The Balance of the Heart

balance heart“Desert spirituality speaks to the mind and heart. It is a spirituality that helps us balance our work and daily obligations and figure out our priorities and the place of God in our lives. Desert spirituality addresses our most intimate thoughts and helps us analyze the roots of our spiritual setbacks. Its essence is to love the Lord with all our heart, soul, and mind (Matt 22:37). Starting in fourth-century Egypt, desert spirituality has become a global phenomenon. It has endured through the centuries because it is practical and simple; it tells us how to live out Scripture in our daily lives. It is also profound; it is deeply rooted in the theology of the incarnation and the renewal of creation by the resurrection. The desert fathers and mothers left us short wisdom sayings, revealing their inner experience in their long journey toward being with God. They speak about Scripture and prayer, but also about how to love our neighbors, discern our thoughts, and evaluate our daily activities. Come, learn from these desert dwellers as they teach us about the examination of thoughts, the discernment of the soul, and the balance of the heart.
Endorsements: The desert fathers and mothers took to the margins of society to refocus our attention on what really matters. They expressed radical lifestyles so their experiences could bear fruit. They renounced everything in order to learn how to love everyone. And they went to extremes to restore the balance of the heart. This book is another reminder of their relevance and importance in every age, especially ours. –John Chryssavgis, author of “In the Heart of the Desert”
Farag is correct when she says that through ‘presentation of the inner spiritual experience of the desert fathers and mothers the reader will discover they are closer to us than we think.’ The great virtue of The Balance of the Heart is how Farag focuses our attention on the ipsissima verba, the very words, of the desert mothers and fathers. Early monastic spirituality is alive and well, and even life-changing, in this book. I highly recommend it. –Tim Vivian, Co-director, Institute for Religion, Education, & Public Policy (IREPP)”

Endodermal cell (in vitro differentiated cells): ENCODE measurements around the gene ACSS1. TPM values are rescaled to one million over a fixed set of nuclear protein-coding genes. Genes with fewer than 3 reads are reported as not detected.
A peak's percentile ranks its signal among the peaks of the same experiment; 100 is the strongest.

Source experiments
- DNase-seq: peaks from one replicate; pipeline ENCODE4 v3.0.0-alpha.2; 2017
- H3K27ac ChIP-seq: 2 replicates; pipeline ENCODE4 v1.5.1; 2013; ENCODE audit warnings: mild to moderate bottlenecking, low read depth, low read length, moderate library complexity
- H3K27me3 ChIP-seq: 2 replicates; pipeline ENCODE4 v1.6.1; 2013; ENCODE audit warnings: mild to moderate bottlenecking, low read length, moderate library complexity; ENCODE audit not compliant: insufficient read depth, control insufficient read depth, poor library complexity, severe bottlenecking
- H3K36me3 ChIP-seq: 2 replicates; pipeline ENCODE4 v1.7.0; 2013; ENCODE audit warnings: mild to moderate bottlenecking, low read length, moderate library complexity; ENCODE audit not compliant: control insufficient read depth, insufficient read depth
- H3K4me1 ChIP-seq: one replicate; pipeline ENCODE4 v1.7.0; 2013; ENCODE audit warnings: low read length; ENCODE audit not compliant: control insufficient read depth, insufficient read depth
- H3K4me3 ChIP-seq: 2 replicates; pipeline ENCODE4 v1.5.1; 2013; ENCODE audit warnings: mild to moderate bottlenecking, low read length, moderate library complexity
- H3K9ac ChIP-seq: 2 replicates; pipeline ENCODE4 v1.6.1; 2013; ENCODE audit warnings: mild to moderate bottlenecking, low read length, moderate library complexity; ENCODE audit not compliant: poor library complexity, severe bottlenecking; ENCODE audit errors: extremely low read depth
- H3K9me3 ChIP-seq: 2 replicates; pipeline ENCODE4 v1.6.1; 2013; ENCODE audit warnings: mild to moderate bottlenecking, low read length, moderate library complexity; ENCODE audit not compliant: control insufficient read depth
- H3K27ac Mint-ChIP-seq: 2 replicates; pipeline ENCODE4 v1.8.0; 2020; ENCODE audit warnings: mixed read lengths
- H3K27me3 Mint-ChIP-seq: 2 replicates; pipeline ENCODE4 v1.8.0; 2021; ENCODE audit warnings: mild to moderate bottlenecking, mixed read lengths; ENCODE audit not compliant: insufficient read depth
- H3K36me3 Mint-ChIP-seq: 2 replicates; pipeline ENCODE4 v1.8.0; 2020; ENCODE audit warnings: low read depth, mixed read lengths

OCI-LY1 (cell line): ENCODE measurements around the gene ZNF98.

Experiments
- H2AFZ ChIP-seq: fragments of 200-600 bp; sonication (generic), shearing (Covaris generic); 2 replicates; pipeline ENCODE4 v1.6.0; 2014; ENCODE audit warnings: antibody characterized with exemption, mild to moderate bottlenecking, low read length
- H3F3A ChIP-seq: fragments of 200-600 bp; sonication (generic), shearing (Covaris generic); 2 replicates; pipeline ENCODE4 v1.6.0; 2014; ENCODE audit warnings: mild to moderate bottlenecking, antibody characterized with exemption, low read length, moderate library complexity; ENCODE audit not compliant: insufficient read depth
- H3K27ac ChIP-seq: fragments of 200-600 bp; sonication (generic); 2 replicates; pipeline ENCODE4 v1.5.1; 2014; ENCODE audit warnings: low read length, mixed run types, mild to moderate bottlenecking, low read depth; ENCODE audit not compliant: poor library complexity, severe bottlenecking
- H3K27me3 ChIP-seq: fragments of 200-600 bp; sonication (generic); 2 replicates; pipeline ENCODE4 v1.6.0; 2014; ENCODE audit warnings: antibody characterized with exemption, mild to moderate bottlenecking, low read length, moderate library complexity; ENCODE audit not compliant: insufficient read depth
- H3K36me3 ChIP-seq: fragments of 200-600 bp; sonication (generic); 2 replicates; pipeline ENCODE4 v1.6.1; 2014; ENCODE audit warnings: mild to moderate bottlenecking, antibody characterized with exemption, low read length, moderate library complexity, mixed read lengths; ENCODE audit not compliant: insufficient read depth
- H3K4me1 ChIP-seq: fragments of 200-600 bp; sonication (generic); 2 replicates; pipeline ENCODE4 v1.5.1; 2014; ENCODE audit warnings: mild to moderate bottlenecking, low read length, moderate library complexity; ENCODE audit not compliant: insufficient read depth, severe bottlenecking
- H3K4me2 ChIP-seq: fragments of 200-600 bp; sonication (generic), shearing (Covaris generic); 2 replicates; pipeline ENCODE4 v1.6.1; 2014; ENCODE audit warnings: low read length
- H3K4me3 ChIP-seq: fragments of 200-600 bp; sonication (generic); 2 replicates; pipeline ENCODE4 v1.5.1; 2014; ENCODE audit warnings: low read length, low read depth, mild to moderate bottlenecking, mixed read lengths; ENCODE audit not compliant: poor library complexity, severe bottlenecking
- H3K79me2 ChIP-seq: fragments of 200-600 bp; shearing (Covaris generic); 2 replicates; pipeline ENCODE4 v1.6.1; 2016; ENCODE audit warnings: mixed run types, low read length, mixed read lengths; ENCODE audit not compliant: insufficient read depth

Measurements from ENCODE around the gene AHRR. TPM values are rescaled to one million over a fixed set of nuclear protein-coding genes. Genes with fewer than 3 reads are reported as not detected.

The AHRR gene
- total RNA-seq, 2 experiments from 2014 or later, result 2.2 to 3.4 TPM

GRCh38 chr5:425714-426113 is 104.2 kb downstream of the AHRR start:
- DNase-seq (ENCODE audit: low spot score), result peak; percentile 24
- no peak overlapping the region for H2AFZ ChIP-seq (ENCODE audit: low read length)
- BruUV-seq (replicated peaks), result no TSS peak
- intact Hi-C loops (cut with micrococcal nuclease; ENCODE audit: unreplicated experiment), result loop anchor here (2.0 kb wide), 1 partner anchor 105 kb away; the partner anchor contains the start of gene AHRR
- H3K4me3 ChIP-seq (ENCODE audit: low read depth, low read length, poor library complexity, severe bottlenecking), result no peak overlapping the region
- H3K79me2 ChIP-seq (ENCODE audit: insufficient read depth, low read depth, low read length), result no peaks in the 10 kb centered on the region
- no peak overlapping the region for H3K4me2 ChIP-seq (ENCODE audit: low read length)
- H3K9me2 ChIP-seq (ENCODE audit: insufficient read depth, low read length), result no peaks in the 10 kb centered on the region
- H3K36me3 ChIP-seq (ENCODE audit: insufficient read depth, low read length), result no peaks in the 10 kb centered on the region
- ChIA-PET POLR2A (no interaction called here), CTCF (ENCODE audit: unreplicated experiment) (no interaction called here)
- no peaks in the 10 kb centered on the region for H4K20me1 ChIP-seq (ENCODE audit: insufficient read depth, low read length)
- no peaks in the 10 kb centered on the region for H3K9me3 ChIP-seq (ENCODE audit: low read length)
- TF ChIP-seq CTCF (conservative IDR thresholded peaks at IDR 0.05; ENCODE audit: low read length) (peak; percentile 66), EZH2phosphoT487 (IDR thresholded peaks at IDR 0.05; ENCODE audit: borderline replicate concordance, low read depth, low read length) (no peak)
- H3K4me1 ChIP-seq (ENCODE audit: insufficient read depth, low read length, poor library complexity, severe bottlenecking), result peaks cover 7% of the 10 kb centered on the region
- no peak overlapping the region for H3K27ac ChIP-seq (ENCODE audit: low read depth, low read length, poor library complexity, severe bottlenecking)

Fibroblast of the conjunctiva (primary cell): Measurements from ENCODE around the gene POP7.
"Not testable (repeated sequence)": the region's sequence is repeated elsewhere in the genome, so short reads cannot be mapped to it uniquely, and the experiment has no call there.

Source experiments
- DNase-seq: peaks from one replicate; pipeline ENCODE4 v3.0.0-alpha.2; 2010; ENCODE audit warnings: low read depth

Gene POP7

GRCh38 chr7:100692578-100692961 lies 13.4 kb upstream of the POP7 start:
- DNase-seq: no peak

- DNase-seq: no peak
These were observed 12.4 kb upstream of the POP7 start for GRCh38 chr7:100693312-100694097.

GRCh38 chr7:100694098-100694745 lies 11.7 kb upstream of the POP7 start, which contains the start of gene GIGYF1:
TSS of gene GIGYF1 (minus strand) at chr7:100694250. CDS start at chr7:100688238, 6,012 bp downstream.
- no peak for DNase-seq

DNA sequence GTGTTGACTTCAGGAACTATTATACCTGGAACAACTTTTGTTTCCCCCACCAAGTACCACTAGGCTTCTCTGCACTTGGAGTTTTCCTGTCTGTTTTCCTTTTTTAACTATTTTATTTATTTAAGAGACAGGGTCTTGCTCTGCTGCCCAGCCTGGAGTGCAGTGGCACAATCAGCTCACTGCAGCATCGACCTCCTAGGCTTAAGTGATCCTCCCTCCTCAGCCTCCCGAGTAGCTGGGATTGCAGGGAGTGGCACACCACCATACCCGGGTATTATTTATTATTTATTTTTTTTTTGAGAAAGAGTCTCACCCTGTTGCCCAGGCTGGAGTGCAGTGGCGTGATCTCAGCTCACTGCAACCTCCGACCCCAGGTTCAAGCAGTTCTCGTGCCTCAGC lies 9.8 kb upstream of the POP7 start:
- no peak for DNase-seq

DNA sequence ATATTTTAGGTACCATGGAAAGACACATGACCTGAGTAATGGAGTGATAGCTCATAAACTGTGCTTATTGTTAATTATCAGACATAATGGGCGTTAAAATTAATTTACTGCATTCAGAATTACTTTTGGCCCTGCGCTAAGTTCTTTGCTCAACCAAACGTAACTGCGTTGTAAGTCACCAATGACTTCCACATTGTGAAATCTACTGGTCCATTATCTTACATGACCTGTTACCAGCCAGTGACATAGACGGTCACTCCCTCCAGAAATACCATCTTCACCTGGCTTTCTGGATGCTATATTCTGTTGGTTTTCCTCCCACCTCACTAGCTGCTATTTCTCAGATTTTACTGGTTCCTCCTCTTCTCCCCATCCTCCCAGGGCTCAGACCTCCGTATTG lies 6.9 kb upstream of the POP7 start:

Lois Farag joined Luther Seminary in 2005 as assistant professor of Early Church History. Previously she served as adjunct faculty at Ecumenical Institute of Theology, St. Mary’s Seminary and University, Baltimore, Md., Trinity College, Washington, D.C., and full time faculty at Loyola University Maryland, Baltimore, Md.
Farag received the bachelor of science degree from the American University in Cairo, Egypt, in 1977. She earned her master of divinity from Harvard Divinity School, Cambridge, Mass., in 1997 and her doctorate from the Catholic University of America, Washington, D.C., in 2003. She also studied as a research fellow at the Institute of Christian Oriental Research, Washington, D.C.
A monastic of the Coptic Orthodox Church, Farag is a frequent lecturer. She authored St. Cyril of Alexandria, A New Testament Exegete: His Commentary on the Gospel of John. Gorgias Press, 2007, and Balance of the Heart, Desert Spirituality of Twenty-First Century Christians, Cascade Publishing, 2012.
She is a member of the North American Patristics Society, American Academy of Religion, Society of Biblical Literature, The Models of Piety in Late Antiquity Research Group.


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